China’s mainstream media was scarcely more forthcoming on the Internet. A search of keywords such as “anti-Japan (反日)” and “anti-Japan protest (反日游行)” on the websites of several major print media in China on September 22 showed a similar caution when it came to reporting facts on the ground.  

One example is the website of Nandu Daily, the most influential daily newspaper in southern China known for independent-minded reporting. Searches for “anti-Japan protests” up to September 22 yielded only two news stories. One had been published on November 7, 2007, covering soldiers in the Second World War against Japan, while the other was published on May 12, 2008, and reported a lecture about patriotism.

The website of the Dongfang Daily, a major Shanghai-based major newspaper, was little better. The same search yielded eight stories, none of which covered the protests directly. Five of them covered the reactions of Japanese people, Japanese embassy and Japanese car companies to the protests. One article from Xinhua News, China’s government-controlled wire service, called for “rational patriotism” in the face of tensions.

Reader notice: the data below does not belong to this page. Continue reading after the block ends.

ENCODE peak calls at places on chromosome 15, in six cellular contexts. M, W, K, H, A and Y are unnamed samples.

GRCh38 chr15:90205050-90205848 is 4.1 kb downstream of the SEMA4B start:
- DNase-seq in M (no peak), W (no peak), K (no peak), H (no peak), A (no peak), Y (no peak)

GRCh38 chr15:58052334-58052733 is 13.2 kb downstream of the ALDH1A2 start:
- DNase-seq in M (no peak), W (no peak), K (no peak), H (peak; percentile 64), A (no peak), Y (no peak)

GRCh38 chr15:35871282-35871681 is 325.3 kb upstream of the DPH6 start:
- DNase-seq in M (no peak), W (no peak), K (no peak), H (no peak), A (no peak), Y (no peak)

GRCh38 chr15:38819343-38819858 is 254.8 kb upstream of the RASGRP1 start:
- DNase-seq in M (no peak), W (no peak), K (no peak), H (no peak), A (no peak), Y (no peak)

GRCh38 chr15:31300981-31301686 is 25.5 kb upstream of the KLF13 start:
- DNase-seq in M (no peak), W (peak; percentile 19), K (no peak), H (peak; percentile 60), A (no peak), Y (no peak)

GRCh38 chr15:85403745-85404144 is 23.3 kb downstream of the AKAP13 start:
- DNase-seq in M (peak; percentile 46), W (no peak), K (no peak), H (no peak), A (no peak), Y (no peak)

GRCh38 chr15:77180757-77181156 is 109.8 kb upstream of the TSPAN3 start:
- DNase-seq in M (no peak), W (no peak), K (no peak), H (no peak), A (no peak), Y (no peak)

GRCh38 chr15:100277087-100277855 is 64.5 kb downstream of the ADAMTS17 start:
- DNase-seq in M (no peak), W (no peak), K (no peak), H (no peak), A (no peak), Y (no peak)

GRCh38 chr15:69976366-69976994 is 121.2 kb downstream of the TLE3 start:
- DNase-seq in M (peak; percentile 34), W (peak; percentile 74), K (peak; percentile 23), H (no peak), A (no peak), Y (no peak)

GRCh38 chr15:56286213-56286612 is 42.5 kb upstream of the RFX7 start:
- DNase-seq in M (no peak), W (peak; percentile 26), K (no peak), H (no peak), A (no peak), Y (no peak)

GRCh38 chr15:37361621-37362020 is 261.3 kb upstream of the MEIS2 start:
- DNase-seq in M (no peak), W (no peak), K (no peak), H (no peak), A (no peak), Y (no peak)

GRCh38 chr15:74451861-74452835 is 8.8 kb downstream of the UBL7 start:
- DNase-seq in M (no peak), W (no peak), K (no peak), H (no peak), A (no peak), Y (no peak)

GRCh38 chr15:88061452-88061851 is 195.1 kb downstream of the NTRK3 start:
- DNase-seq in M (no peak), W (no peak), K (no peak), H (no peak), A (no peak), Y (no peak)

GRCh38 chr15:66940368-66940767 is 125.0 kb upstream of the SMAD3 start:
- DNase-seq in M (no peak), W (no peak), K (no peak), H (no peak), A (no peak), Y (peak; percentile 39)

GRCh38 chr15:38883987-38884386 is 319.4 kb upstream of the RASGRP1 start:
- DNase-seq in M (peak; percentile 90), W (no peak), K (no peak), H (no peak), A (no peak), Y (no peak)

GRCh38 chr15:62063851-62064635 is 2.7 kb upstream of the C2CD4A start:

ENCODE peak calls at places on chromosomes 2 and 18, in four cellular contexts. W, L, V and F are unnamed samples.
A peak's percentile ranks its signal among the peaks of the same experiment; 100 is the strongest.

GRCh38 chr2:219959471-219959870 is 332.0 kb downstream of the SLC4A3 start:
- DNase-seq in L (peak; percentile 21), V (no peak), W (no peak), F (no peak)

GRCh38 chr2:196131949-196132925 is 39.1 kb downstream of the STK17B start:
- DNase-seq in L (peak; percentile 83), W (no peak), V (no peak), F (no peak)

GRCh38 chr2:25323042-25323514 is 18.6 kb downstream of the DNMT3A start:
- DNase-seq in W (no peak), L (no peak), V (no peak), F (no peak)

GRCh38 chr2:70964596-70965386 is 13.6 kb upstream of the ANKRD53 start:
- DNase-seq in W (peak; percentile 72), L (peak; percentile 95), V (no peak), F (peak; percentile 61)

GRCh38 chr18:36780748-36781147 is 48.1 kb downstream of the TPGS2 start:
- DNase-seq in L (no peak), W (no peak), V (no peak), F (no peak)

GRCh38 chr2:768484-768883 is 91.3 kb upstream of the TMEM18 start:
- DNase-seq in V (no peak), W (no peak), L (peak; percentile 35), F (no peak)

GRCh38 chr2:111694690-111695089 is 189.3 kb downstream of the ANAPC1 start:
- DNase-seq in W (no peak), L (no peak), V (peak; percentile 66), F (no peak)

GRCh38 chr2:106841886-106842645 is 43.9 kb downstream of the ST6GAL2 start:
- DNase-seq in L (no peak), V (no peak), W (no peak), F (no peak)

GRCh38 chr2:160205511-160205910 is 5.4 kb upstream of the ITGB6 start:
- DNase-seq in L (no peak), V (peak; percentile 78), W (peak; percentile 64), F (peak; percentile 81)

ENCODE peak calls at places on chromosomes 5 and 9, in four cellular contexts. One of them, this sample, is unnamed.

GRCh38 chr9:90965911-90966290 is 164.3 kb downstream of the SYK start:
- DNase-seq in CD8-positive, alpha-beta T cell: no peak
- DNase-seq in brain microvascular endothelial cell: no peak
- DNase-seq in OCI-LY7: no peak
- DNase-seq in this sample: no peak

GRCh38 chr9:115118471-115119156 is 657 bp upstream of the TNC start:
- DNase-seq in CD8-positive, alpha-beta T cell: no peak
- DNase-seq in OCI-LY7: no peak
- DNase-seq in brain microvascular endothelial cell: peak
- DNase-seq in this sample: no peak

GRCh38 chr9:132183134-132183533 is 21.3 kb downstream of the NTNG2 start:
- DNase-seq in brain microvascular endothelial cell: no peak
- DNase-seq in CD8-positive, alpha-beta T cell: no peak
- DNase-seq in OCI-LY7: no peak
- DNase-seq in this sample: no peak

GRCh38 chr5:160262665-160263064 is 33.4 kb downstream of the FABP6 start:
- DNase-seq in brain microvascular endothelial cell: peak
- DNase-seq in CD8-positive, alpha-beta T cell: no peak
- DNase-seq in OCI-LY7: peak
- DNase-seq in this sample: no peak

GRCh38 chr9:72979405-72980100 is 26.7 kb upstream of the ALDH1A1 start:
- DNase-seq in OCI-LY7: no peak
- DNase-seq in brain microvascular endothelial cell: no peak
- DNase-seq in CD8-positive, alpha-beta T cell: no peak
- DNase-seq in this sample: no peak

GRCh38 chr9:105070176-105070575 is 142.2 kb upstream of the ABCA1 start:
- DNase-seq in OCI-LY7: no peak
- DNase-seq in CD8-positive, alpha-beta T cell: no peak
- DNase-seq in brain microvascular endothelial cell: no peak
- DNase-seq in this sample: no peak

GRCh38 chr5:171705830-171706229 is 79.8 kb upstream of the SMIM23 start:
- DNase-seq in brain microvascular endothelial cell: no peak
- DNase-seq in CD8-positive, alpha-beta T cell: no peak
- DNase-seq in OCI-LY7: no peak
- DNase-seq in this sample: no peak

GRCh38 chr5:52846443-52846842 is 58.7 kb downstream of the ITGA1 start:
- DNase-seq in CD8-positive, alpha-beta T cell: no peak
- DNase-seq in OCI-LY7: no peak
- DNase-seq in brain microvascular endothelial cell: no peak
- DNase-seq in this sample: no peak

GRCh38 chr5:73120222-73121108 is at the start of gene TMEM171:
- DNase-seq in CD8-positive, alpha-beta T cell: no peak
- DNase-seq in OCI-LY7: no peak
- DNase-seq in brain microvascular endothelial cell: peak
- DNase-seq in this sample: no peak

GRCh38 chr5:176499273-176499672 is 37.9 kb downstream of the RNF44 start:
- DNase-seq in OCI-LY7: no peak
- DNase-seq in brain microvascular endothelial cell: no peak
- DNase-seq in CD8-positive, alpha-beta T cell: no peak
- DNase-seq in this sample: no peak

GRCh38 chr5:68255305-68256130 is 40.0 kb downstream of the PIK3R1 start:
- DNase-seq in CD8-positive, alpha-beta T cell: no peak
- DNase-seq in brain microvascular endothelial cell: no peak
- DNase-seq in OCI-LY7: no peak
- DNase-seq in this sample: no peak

Protesters were on the streets of Guangzhou September 16, but not the front page of Guangzhou's papers

After reviewing the evidence, it is clear that iSun Affairs’ Zhibiao Song was correct when he wrote, “Except for a few left-wing media in Beijing, most of the traditional media in Mainland China are prohibited from reporting [on the protests.] Print and broadcast media are all staying away from this topic, not to mention providing a full report or comprehensive commentary.” Indeed, this writer asked one Weibo user from Guangdong TV whether they were forbidden to cover the protests. “Yes, you understand,” he responded on Weibo.

A few brave souls

A few brave media outlets made some effort to cover the protests. The historically heterodox Caijing Magazine created an album called “Photos of Anti-Japan Protest Slogans” on September 18. On September 21, it published an article titled “Experiencing the 9.15 Anti-Japan Protests in Beijing,” which described reporter Jin Song (靳松)’s experience covering a protest on September 15.